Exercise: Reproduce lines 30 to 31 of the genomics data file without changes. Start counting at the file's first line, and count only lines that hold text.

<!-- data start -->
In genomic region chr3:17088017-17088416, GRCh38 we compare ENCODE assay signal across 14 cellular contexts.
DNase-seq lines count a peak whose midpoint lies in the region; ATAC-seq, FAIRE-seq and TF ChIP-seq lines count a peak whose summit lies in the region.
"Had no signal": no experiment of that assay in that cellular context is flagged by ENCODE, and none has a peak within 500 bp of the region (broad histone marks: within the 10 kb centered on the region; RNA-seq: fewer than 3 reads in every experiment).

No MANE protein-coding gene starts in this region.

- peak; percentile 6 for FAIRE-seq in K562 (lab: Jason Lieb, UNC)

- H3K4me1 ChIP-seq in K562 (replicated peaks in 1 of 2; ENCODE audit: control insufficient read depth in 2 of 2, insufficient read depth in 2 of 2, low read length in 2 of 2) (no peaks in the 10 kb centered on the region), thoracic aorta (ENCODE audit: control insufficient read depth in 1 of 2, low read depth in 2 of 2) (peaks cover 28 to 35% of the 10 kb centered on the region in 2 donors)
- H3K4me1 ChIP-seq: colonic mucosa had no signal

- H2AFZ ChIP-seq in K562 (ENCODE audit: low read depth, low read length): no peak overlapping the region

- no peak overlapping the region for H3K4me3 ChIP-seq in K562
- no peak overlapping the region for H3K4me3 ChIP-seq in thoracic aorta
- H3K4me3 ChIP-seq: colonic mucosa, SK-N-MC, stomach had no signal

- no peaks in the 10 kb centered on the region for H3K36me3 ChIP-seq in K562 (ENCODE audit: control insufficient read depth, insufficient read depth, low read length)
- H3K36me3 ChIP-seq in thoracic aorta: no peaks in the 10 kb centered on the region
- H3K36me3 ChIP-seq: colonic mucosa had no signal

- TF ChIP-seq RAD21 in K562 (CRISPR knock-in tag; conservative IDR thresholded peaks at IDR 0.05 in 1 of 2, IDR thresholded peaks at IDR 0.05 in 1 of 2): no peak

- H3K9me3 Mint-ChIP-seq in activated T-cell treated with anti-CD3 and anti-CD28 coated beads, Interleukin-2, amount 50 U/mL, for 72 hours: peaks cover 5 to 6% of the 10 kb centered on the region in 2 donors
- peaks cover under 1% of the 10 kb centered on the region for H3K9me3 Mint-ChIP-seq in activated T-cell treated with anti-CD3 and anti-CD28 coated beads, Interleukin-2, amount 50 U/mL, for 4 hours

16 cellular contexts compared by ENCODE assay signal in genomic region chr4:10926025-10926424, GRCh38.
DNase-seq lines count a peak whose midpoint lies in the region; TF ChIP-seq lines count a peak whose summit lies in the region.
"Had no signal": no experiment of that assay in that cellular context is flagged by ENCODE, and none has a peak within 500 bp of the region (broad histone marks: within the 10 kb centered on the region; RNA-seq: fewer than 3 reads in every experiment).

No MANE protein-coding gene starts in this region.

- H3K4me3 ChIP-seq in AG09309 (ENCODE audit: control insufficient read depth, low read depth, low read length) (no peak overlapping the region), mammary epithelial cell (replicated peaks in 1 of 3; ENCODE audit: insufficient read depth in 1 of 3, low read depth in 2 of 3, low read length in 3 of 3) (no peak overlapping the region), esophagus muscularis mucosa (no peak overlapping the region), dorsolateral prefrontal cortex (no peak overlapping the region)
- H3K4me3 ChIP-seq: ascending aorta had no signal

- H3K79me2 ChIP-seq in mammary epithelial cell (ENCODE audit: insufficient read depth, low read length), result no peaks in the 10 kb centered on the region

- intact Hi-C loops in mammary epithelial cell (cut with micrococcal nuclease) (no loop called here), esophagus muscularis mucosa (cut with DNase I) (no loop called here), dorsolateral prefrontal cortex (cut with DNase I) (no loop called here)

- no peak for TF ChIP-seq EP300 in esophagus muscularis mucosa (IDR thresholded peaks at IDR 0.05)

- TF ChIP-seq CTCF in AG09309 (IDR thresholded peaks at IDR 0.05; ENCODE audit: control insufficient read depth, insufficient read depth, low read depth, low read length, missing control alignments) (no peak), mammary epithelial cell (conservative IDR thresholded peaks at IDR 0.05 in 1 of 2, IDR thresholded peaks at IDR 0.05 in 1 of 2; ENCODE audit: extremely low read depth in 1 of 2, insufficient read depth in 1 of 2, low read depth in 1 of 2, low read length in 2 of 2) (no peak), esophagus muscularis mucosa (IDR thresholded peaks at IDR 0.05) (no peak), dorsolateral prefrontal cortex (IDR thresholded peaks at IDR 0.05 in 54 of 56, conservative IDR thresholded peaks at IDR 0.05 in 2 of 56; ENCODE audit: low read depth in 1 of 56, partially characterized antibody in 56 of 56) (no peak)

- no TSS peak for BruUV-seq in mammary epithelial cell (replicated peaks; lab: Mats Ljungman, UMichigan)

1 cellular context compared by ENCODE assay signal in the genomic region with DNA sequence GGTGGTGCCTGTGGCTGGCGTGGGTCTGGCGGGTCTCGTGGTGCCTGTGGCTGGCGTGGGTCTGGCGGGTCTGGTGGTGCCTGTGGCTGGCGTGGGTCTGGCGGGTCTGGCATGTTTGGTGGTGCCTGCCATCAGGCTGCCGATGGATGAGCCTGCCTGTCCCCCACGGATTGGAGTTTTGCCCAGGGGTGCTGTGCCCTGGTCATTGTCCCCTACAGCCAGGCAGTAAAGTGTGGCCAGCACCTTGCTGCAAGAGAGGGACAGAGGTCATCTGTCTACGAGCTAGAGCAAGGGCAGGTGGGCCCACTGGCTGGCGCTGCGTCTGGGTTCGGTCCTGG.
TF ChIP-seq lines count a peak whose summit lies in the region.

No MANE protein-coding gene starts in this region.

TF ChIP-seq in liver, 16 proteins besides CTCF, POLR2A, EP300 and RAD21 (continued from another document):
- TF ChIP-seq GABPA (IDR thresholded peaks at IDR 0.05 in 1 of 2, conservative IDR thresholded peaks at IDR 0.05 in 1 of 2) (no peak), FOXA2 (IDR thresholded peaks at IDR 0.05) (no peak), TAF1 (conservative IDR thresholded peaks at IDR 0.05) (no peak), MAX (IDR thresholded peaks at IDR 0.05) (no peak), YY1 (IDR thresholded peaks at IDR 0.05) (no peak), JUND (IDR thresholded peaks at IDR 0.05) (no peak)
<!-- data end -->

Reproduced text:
TF ChIP-seq lines count a peak whose summit lies in the region.

No MANE protein-coding gene starts in this region.